I can't say that I like all that many photographs that I took...but this one was taken at a riding school, another fine place where retired Thoroughbreds have a second career...this horse, which may or not be a Thoroughbred, is covered by a fly mask and coat...and is being led from a paddock back into a barn...

And I can't say that I like horses all that much more, though I'm not as scared of babies, even if one took a nip at my back and I squeaked. I'd be happy to have chickens, and maybe goats. I wouldn't mind a small, stubborn mule, but that's not going to happen...

This is not, I have to say, what I intended to spend the summer preference is standing around in the shedrow listening to Panama, also called Fast Eddie and Eduardo, talk while he rubs down a horse or mucks out the stall. He has three more weeks before this meet ends. And he probably won't come back next year since his wife found him another job. They have a rig and this summer she drove across country with her grandson, making a delivery, and stopping at the Grand Canyon on the way. Since they haul stable goods, they don't have to rush all that much....he has five children, I think, and numerous grandchildren, is a meditative soul, a musician, from a Jamaican heritage preserved when his grandfather was hired to build the Panama Canal...

I'm sure I've written about the impracticality of the horse design -- 50% death rate of mother or foal in the wild. George and Arlene Brown spend weeks spelling each other, sleeping on a couch outside of the birthing stall, waiting to help out, turn the baby over and pull it out, if necessary, and catch.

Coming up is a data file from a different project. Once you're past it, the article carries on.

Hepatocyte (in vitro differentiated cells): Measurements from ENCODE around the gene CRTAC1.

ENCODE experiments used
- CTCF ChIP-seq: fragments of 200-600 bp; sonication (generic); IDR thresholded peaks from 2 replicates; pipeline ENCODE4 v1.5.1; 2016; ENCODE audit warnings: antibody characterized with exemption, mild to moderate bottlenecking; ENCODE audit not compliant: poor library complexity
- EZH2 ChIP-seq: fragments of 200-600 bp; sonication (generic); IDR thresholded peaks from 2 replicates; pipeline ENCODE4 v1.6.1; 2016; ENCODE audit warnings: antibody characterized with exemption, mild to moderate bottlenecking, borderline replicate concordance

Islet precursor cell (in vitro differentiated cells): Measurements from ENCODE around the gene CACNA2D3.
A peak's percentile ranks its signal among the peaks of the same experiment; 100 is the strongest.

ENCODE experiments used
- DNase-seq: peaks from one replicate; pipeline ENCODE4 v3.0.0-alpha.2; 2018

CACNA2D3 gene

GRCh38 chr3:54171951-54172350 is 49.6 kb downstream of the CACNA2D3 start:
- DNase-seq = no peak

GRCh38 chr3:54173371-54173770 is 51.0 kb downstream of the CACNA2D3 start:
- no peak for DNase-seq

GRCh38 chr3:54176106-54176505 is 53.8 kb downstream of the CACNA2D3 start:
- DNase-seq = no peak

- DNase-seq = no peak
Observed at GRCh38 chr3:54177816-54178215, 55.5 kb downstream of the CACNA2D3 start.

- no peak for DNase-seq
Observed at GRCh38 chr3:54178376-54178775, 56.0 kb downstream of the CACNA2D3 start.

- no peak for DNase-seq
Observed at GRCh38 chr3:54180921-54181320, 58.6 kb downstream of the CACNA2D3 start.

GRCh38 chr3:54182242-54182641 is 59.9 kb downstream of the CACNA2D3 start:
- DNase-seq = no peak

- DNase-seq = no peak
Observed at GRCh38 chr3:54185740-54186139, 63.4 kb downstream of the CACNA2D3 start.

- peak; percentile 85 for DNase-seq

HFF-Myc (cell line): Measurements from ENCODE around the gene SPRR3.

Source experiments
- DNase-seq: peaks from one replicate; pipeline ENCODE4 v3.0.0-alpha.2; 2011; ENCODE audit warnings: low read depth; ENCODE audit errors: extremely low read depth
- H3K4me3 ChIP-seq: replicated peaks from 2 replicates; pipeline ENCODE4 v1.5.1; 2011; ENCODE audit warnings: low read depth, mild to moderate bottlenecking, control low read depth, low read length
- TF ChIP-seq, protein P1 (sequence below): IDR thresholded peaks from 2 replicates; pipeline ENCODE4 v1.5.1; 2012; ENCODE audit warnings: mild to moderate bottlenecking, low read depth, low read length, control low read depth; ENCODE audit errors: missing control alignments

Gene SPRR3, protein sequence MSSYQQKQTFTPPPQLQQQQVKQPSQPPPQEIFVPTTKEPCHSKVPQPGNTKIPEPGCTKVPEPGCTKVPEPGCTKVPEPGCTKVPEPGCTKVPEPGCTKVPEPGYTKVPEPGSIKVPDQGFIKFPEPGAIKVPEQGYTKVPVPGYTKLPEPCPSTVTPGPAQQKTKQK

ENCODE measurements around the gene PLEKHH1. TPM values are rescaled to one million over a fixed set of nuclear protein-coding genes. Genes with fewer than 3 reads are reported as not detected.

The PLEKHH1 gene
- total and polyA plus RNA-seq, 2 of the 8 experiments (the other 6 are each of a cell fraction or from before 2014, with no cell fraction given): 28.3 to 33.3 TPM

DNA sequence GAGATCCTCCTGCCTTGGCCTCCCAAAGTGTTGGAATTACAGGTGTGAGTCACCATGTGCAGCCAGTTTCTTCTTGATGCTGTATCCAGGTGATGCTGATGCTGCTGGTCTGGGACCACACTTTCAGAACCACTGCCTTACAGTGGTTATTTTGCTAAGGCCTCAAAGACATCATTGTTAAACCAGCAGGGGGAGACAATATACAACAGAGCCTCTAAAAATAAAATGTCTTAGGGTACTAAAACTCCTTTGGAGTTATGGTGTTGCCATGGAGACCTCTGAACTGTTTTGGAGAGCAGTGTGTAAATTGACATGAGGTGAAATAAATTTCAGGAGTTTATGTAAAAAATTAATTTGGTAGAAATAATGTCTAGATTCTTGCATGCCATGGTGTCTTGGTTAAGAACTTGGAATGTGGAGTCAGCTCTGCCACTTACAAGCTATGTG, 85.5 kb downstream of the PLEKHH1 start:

Anyway, I've learned a lot. Now I have to carve out the time to write.

Tuesday, September 11, 2012

oh, September

How is it possible that it's already September? The summer went by in an instant since I was drowning in a project about Thoroughbred breeding in Massachusetts and the way in which this benefits the economy. (I didn't go swimming, not even once, though I actually found my bathing suit in all this mess...)

I did, I think, teach printing black and white photographs well, though I skipped over the camera because it's fairly easy to figure out, I must have decided...while printing involves a lot of fine details and nagging. I am not, I admit, all that technically inclined, except for that one area. And I've been making a mess of video issues and digital picture taking for the last few months (I mean ALL of the summer) which is painfully obvious to me as I'm about to turn the final editing over....  Usually I have two women do this for my work and they are quite used to my problems...but this will be harder for the person who has to tweak this 11 minutes into a handsome form. So I am experiencing guilt, about which there is nothing I can do....  oh, well..